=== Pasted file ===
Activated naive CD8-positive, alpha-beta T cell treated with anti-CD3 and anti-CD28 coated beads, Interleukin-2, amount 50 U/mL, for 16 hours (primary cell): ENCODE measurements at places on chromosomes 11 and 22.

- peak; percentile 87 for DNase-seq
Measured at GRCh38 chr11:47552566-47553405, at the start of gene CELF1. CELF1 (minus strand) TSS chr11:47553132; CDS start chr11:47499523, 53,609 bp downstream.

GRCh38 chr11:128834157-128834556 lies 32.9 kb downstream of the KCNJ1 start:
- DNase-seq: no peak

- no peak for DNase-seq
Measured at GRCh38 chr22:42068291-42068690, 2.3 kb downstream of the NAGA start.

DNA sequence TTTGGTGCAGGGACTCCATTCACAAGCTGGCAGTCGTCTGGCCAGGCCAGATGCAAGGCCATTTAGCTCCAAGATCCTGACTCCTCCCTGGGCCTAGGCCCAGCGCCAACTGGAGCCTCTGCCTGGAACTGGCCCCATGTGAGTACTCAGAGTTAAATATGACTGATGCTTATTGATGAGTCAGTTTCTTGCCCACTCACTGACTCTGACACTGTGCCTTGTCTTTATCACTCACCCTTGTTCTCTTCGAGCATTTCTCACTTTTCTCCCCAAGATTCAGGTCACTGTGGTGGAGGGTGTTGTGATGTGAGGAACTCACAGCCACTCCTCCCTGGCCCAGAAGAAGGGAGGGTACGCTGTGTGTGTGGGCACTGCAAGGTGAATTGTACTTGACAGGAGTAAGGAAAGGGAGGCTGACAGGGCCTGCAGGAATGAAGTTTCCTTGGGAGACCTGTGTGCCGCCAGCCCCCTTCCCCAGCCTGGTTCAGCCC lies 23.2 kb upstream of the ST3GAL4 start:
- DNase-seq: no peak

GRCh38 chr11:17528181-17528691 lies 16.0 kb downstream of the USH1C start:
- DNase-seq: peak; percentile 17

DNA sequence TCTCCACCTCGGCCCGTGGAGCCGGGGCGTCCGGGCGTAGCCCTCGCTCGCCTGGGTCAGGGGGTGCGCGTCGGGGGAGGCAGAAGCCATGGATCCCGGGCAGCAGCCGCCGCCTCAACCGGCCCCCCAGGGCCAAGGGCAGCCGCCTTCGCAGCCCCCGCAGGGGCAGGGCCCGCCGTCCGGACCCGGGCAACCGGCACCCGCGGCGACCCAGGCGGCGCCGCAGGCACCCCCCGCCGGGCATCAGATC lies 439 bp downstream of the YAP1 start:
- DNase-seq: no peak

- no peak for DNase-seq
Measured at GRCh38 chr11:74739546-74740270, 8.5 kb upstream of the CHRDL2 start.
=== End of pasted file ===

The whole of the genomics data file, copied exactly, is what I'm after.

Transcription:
Activated naive CD8-positive, alpha-beta T cell treated with anti-CD3 and anti-CD28 coated beads, Interleukin-2, amount 50 U/mL, for 16 hours (primary cell): ENCODE measurements at places on chromosomes 11 and 22.

- peak; percentile 87 for DNase-seq
Measured at GRCh38 chr11:47552566-47553405, at the start of gene CELF1. CELF1 (minus strand) TSS chr11:47553132; CDS start chr11:47499523, 53,609 bp downstream.

GRCh38 chr11:128834157-128834556 lies 32.9 kb downstream of the KCNJ1 start:
- DNase-seq: no peak

- no peak for DNase-seq
Measured at GRCh38 chr22:42068291-42068690, 2.3 kb downstream of the NAGA start.

DNA sequence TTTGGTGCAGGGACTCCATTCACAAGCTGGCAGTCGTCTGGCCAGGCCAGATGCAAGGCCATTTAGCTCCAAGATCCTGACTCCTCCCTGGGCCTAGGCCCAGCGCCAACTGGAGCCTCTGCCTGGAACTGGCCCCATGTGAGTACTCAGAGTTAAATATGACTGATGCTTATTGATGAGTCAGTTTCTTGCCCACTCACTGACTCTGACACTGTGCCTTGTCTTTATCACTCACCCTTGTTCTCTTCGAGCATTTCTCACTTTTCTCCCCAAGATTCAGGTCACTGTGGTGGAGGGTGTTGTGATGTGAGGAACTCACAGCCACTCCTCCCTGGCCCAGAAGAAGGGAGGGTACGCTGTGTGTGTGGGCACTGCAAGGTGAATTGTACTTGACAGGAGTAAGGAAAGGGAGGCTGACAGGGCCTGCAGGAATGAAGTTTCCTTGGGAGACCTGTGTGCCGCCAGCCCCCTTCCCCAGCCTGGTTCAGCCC lies 23.2 kb upstream of the ST3GAL4 start:
- DNase-seq: no peak

GRCh38 chr11:17528181-17528691 lies 16.0 kb downstream of the USH1C start:
- DNase-seq: peak; percentile 17

DNA sequence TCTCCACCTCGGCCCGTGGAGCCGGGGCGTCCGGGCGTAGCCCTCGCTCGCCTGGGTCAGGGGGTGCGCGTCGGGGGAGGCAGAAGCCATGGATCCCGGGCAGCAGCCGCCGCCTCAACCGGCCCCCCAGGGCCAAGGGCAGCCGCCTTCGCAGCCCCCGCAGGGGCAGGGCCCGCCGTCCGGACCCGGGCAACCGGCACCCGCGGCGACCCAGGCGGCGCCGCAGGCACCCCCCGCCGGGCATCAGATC lies 439 bp downstream of the YAP1 start:
- DNase-seq: no peak

- no peak for DNase-seq
Measured at GRCh38 chr11:74739546-74740270, 8.5 kb upstream of the CHRDL2 start.